Second round of changes to Australia's IP laws released for comment

By Miriam Stiel
Industrials Intellectual Property Patents & Trade Marks

In brief

IP Australia has released draft legislation to implement the second part of the Government's response to the Productivity Commission's inquiry into IP arrangements. Senior Associate Lauren John reports.

IP Australia has released an exposure draft of the legislation that will implement the second part of the Federal Government's response to the Productivity Commission's final report on its inquiry into Australia's IP arrangements. We outline the key changes below. IP Australia is accepting submissions on the exposure draft until 31 August 2018. We've previously discussed the Bill to implement the first part of the Government's response, which has since passed both Houses of Parliament.

The exposure draft includes significant amendments to the Patents Act, including:

  • Amending the inventive step requirements. The current s7(2), which says that 'an invention is to be taken to involve an inventive step when compared with the prior art base unless the invention would have been obvious…', would be amended to say 'an invention is taken to involve an inventive step when compared with the prior art base if the invention is not obvious…'.
  • Introducing an objects clause. The proposed objects clause provides that the object of the Patents Act is, amongst other things, to provide a patent system in Australia that 'promotes economic wellbeing through technological innovation'. IP Australia says the clause is a 'broad guiding statement' about the benefits of the patent system, rather than an indication that the grant of any specific patent should achieve the stated objects.
  • Abolishing the innovation patent system. IP Australia would no longer be able to grant an innovation patent on an application with an effective filing date on or after the day the amendments take effect or certify a claim of an innovation patent with a priority date on or after that day. The current regime would continue to operate for existing applications and the rights to file divisional applications and convert a standard patent to an innovation patent would remain for any patent/application filed before the amendments took effect.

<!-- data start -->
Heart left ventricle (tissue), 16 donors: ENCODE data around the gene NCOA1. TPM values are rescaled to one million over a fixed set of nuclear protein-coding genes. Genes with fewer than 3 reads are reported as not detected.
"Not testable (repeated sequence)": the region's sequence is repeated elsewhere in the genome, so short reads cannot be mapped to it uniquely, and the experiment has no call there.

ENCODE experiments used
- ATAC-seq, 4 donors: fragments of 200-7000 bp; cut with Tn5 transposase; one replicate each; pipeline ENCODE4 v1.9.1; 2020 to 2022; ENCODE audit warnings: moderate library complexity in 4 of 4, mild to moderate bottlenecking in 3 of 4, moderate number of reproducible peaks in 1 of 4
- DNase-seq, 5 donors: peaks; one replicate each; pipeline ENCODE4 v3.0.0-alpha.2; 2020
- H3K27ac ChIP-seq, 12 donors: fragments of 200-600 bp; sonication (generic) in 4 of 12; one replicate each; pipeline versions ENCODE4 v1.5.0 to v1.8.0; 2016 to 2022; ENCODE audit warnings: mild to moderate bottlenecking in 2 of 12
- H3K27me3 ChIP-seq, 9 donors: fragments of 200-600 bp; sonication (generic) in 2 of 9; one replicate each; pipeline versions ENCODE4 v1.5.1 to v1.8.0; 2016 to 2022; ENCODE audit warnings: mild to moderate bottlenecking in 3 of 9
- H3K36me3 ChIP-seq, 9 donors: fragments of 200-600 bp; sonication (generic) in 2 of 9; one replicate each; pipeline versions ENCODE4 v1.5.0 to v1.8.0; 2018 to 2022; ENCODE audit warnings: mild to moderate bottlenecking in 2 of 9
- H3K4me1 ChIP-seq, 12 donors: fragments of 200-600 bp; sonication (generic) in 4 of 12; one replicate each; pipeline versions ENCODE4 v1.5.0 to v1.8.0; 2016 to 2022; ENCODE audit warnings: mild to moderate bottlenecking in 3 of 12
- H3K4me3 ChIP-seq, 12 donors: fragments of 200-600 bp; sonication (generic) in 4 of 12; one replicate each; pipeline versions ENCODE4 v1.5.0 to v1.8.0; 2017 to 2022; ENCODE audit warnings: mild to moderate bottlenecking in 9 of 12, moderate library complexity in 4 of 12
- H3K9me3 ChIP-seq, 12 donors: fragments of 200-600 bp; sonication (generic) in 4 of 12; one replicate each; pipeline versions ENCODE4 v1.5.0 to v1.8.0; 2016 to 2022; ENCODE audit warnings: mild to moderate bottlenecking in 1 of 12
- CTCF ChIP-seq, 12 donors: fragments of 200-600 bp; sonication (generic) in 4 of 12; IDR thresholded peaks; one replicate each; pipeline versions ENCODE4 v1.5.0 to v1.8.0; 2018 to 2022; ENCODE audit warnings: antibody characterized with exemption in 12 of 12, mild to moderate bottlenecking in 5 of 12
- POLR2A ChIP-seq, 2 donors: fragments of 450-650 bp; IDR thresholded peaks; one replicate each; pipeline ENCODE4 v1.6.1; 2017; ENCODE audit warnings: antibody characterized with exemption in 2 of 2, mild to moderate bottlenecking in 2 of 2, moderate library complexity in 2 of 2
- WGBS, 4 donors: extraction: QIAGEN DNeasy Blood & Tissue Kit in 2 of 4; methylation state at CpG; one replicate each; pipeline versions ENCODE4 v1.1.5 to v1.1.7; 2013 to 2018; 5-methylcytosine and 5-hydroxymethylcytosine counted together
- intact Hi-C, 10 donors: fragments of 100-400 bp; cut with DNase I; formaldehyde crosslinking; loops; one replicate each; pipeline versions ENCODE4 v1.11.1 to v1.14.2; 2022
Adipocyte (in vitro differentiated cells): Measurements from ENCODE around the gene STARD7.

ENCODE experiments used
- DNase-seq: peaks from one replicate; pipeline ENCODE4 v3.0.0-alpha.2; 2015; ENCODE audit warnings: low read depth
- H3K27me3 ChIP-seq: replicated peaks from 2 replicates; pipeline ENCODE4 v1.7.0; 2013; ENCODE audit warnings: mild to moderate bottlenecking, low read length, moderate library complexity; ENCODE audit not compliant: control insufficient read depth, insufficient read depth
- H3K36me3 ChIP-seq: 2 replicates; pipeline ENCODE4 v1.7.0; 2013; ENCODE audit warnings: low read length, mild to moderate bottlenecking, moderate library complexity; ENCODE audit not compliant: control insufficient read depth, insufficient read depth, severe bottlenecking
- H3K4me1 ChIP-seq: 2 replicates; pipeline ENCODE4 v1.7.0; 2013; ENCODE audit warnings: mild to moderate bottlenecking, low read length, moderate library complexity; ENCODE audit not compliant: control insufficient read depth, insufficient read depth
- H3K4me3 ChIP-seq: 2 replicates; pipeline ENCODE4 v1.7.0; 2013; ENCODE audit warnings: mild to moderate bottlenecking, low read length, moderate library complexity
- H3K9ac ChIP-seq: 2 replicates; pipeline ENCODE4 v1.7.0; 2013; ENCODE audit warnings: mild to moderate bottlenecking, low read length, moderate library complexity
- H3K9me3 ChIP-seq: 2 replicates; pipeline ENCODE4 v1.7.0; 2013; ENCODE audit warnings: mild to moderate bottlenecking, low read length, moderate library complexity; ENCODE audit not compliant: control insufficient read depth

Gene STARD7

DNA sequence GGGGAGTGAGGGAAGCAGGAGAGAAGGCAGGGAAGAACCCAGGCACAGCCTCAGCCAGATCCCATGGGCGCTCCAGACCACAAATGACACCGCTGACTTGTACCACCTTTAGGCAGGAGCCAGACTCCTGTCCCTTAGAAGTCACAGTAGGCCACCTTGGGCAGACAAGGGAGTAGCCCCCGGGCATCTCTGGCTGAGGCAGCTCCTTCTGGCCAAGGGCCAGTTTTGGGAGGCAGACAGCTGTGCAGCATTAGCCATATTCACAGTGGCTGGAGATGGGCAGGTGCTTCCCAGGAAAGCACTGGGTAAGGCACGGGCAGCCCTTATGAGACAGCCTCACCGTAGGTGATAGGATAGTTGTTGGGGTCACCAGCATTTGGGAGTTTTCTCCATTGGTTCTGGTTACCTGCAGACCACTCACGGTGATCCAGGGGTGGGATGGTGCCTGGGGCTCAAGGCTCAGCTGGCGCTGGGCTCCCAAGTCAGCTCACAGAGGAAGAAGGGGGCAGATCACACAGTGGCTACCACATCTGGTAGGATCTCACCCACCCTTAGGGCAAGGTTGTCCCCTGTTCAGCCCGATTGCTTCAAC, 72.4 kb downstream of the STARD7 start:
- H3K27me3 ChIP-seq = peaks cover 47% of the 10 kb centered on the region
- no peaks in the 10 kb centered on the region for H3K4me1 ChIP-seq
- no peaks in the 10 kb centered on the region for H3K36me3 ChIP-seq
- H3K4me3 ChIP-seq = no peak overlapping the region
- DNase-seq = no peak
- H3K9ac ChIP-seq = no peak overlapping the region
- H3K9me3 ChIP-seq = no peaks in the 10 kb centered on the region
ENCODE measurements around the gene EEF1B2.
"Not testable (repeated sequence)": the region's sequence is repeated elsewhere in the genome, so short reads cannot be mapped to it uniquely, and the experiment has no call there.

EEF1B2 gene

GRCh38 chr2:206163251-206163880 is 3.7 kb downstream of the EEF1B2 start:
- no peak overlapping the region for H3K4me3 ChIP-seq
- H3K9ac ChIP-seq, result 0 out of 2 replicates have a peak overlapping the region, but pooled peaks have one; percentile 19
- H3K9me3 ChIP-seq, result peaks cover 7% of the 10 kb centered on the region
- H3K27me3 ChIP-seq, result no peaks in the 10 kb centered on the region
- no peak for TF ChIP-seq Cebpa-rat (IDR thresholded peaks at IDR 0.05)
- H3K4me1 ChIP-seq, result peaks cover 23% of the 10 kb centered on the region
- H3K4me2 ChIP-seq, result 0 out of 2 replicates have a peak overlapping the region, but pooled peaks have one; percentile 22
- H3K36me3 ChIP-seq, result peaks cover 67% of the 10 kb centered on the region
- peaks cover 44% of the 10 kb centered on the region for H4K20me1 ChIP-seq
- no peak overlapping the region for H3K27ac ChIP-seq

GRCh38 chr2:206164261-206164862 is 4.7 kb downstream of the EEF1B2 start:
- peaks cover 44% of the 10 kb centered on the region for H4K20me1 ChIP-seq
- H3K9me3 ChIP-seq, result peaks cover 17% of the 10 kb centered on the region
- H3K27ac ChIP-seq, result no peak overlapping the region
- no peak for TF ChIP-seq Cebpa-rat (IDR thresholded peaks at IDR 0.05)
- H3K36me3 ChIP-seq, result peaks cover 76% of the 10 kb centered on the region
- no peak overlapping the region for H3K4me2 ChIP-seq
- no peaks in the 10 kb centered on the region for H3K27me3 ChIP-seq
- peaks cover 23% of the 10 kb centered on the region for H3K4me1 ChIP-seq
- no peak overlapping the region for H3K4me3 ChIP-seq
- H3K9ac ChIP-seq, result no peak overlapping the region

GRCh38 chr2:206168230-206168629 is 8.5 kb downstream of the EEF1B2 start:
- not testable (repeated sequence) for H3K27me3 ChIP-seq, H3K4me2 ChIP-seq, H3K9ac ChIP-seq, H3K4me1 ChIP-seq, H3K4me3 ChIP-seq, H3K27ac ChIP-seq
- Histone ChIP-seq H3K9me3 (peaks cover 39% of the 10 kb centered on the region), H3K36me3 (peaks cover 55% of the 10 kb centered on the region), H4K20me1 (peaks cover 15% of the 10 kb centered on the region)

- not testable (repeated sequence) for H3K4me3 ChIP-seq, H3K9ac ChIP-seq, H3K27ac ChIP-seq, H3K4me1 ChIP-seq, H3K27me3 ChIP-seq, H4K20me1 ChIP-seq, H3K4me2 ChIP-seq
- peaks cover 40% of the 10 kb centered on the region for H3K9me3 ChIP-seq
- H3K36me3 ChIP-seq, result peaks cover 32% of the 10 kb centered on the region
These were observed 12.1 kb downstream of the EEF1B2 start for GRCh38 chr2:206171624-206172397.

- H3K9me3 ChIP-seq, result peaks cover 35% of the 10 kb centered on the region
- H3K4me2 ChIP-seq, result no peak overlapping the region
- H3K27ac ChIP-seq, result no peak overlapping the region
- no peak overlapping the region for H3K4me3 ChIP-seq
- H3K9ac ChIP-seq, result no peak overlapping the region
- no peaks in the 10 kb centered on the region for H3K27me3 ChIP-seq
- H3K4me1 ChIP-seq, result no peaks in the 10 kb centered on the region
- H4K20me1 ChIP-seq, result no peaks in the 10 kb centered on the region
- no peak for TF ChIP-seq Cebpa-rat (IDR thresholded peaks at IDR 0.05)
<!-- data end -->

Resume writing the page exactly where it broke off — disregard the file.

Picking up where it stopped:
• Amending the Crown use provisions. A new s160A would extend authorisation to any use which is necessary for the proper provision of services where those services are 'primarily provided or funded by' the Commonwealth or a State/Territory. A new s163, which provides a general rule for Crown use in non-emergency situations, would require the relevant authority to first attempt for a reasonable period to negotiate with the patent owner for authorisation to exploit the invention on reasonable terms.
  • Amending the compulsory licensing provisions. The 'reasonable requirements of the public' test would be replaced with a 'public interest' test when the Court considers an application for a compulsory licence. The amendments would address the problems with the current provisions as they relate to compulsory licences to exploit dependent patents, by clarifying that only the patentee of a dependent patent can seek a compulsory licence over the use of the original patent.

You can read more about the proposed amendments in our publication Proposed changes to the Australian Patents Act, and how they will affect you.

We'll continue to keep you updated on the progress of the changes to Australia's IP laws.